Tacloban City, Leyte:
Tacloban bore the brunt of the typhoon but its survivors are beginning to pick up the pieces as aid pours into the city. There are now three functioning hospitals: EVRMC (DOH Manila team), St. Paul’s (Davao Medical Team) and, RTR (Cavite Medical Team).
According to UN OCHA, the city’s water supply is operational. The Armed Forces of the Philippines will make available 6,000 litres of fuel for the city’s main water treatment plant to sustain supply for seven days. The United States committed additional fuel to support the operation of the treatment plant for 10 to 15 days. Water treatment units are needed for towns outside the city and in highland areas. The Philippine Red Cross in coordination with the water authorities will lead the coordination of water delivery services.
On November 17, ChildFund team arrived in Tacloban after 3 days travel via the Bicol-Samar route. Rapid assessment was conducted in coordination with the different line agencies. As of this date, ChildFund has established a child protection presence in the largest evacuation center in the city i.e. Rizal Central School.
Toboso, Negros Occidental:
ChildFund works in four of the nine barangays in Toboso. More than 1,200 families are in evacuation centers. All barangays were affected, with nearly 1,400 houses damaged, dozens of them destroyed. Thirty day care centers and 12 school buildings were damaged. There is no electricity in the city, and power will likely remain out until December. Food and non-food items (mats, blankets, mosquito nets) are needed.
ChildFund is coordinating with the Social Welfare Office and the National Disaster Risk Reduction and Management Council. So far, ChildFund is the only organization coordinating with the local government unit, which can provide transportation for the relief goods. Community Watch groups (CWG), barangay officials and teachers also can be mobilized for relief operations.
San Carlos City, Negros Occidental:
ChildFund works in six of the 17 barangays in San Carlos. The entire city, home to more than 13,000 people, was affected. The local government, which through the Social Welfare office provided relief goods in the evacuation centers during the typhoon, now is giving priority only to families whose houses are totally damaged. There is no electricity. Food and non-food items (mats, blankets, mosquito nets) are needed. ChildFund is coordinating with the Social Welfare Office and the NDRRMC.
CCS activities on Bantayan Island
Bantayan Island is home to 20,569 families, all of whom have been affected. An estimated half of the population who were temporarily housed in evacuation centers have gone back to their communities. Almost 90% of the population left their house for temporary shelter and in search for food. Child protection and psychosocial activities are needed. Children have been observed unattended as their parents search for food.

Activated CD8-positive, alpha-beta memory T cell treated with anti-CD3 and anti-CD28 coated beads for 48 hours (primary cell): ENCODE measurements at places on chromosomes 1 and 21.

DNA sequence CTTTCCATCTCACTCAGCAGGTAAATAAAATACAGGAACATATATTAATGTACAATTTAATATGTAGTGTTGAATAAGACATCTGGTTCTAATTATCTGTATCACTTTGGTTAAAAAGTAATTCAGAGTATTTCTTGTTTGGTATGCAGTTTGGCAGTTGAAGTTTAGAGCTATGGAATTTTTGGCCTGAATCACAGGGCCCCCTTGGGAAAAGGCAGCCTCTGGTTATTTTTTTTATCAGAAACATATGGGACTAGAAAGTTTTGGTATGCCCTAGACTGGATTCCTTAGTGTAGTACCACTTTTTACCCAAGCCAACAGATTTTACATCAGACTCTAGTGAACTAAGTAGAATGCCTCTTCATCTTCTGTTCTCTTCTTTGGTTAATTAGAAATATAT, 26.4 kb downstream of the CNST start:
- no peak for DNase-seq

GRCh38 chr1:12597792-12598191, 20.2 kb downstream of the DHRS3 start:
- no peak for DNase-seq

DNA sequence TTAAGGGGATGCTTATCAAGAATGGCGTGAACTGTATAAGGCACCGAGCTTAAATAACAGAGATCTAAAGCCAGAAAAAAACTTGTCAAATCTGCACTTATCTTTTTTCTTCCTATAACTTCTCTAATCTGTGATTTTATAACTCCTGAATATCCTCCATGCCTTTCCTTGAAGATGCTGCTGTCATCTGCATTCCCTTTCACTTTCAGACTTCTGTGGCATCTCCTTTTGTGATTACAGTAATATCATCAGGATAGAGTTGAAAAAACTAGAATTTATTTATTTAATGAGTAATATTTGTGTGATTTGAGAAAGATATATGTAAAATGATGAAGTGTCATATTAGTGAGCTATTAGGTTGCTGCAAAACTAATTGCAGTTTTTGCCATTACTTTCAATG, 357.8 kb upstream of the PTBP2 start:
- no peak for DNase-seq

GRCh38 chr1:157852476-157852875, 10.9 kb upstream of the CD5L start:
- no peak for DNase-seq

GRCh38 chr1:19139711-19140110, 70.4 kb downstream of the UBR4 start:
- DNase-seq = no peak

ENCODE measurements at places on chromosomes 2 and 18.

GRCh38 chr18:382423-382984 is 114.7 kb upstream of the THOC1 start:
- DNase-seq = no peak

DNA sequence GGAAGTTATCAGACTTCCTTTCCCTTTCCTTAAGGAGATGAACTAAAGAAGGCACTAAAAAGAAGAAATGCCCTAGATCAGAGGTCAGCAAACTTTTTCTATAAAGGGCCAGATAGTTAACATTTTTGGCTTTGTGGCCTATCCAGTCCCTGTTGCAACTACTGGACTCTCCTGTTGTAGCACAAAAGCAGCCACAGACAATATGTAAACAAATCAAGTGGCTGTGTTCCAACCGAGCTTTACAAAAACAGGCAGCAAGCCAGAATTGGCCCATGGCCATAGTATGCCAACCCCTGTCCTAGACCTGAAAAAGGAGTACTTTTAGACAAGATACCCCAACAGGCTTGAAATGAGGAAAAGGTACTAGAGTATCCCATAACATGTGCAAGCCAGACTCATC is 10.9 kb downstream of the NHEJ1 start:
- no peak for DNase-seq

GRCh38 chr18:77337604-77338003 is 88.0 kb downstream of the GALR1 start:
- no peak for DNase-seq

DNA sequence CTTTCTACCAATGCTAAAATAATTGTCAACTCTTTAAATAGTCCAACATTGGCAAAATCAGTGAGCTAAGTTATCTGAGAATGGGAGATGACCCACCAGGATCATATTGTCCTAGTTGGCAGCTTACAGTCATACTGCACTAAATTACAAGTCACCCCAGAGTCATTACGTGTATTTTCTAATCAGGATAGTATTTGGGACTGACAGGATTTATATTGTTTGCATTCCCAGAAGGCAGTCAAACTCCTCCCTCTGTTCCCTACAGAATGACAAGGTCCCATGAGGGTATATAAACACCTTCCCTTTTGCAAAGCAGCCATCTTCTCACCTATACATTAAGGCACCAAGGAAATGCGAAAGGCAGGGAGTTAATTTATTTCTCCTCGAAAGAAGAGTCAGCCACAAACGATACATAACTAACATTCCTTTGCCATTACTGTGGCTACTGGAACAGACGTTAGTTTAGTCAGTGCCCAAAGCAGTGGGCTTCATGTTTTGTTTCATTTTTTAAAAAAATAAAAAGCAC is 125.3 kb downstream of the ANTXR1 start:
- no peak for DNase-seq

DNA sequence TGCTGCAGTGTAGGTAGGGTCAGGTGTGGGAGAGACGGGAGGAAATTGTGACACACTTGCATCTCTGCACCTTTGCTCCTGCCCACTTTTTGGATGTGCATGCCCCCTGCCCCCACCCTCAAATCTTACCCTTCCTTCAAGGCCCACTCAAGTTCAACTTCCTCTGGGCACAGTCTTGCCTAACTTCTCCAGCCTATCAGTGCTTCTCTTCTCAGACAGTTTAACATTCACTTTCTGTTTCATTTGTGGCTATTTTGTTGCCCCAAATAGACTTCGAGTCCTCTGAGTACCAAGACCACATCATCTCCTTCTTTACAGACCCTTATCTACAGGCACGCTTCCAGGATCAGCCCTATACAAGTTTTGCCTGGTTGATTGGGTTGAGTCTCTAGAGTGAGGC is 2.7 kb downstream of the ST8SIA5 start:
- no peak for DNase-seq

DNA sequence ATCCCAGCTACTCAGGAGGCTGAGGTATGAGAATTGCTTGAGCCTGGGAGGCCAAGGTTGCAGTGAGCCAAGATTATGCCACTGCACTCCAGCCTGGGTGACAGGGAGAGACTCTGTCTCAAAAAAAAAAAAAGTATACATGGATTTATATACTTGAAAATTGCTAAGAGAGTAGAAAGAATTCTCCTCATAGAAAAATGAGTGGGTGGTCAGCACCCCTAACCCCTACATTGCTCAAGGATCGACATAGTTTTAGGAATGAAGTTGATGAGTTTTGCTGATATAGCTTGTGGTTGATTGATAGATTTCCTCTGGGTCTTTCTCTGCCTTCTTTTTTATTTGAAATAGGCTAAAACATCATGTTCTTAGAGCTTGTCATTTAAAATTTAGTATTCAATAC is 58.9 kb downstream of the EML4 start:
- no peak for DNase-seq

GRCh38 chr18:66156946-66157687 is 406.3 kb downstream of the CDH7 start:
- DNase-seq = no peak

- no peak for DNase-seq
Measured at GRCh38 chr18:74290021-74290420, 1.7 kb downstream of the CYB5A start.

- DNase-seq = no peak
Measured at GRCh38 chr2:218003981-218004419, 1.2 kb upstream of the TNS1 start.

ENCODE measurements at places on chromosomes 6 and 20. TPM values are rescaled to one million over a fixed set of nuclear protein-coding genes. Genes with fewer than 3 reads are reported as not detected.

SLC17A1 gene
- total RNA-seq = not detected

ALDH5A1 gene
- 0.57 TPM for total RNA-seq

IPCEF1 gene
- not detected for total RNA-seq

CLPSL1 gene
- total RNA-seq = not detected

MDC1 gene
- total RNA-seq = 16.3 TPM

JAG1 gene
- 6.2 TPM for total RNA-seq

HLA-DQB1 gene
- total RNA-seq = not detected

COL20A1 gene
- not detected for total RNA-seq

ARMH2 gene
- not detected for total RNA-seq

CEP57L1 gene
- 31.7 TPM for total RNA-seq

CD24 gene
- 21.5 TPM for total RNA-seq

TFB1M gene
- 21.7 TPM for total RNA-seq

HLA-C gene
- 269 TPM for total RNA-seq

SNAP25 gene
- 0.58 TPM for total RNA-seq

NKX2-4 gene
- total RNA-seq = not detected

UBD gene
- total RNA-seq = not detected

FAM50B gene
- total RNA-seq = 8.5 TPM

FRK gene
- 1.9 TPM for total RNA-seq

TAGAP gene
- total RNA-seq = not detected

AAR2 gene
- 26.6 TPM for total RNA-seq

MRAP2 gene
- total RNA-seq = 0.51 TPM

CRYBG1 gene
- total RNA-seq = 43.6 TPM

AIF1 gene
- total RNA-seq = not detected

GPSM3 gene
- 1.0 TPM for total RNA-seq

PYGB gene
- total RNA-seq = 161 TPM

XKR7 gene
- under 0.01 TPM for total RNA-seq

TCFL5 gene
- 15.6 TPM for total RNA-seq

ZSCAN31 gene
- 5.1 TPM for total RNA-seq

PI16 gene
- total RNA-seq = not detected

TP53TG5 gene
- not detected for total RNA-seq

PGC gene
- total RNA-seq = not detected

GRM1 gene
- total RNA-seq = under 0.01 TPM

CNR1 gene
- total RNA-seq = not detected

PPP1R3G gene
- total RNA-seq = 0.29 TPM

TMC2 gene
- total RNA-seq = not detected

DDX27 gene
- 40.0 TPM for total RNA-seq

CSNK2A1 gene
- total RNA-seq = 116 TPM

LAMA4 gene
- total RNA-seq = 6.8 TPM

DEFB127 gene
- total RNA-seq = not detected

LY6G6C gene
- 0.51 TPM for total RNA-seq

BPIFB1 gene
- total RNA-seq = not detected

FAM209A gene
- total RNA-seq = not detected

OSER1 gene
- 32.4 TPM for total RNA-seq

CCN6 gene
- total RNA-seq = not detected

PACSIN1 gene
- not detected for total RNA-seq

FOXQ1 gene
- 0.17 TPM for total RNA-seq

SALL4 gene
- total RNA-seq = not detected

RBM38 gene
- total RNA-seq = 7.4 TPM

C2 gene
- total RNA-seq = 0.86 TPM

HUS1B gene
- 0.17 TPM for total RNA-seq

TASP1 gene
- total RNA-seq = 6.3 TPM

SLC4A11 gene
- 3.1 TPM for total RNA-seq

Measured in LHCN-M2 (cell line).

Some food packs, good for only 2-3 days, have been distributed by the local government unit. Food and non-food items are needed, particularly hygiene kits and tarpaulins that can serve as temporary shelters. The municipality has started to restore and rebuild blocked roads and facilities. There is still no electricity and potable water, but some businesses have resumed normal operations.
Residents of coastal and islet villages where fishing and sea weed farming are main source of livelihood are finding it difficult to return to normal life. Fishing boats are damaged and seaweed farms have been wiped out. It will take months of considerable capital outlay to rehabilitate.
On November 17, the team launched a CCS in Brgy. Suba with some barangay officials and parents. They conducted an orientation and some games with a total of 75 children and youth.
2,000 packs of relief goods from ChildFund will be distributed between November 20-22 in coordination with the LGU/MDRRM Office. They have already been delivered in the island.
Classes have resumed on November 18, but only a handful of students have been coming to school. It appears that most students are not yet ready for regular classes. Students and teachers need debriefing and psychosocial support. The school principal has requested ChildFund to provide debriefing sessions to teachers so that they can be better prepared to help the kids recover from the sad experience after the typhoon. ChildFund is now coordinating with a local network or organization that has expertise on psychosocial and trauma sessions so that professionals can handle this.
ChildFund will establish a CCS at Bantayan Central School CCS and conduct activities for 2- 3 weeks. This will slowly facilitate children’s transition back to the classroom. Another mobile CCS will be established catering to children below 5 years old. This CCS will go around the different affected islets because day care services are still suspended and almost all facilities are damaged.
Tolosa and Palo, Leyte
Tolosa is home to 17,531 people or 4,006 families spread out across 15 barangays. 869 families are currently living in 29 evacuation centers.
Palo is home to 62,727 people or 12,571 families. 1,014 have been confirmed dead and 292 are missing. There are 2,199 persons or 559 families currently living in 6 evacuation centers.
The initial assessment is the same for the two municipalities:
Relief goods are being provided by the national government as well as aid agencies, but transporting these goods to affected families is proving to be a challenge. Fuel and vehicles are needed to reach remote areas. Aside from standard food and non-food items, temporary shelter materials are needed. Psycho-social intervention and other normalizing activities are needed for
both children and adults.
There is no electricity. Cellphone network signals are available in some barangays. Houses, Schools, community chapels, community health posts, and barangay halls were all badly damaged. Commercial establishments are closed.
The team is now initiating child centered spaces activities in Archibo and Sacred
Bacolod City, Negros Occidental
No reports of storm damage, and our local partner organization in Western Visayas, CHILD Inc., has accounted for children in our programs.
Thank you for your concern for the people of The Philippines. Please consider donating to the Emergency Fund.